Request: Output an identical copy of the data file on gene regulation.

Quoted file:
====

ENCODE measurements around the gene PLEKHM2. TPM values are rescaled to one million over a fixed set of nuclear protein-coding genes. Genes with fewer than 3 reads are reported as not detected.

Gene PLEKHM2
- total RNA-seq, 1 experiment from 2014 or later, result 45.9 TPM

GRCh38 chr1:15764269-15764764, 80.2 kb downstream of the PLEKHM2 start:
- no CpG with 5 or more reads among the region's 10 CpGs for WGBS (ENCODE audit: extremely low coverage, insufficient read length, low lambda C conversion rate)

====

ENCODE measurements around the gene PLEKHM2. TPM values are rescaled to one million over a fixed set of nuclear protein-coding genes. Genes with fewer than 3 reads are reported as not detected.

Gene PLEKHM2
- total RNA-seq, 1 experiment from 2014 or later, result 45.9 TPM

GRCh38 chr1:15764269-15764764, 80.2 kb downstream of the PLEKHM2 start:
- no CpG with 5 or more reads among the region's 10 CpGs for WGBS (ENCODE audit: extremely low coverage, insufficient read length, low lambda C conversion rate)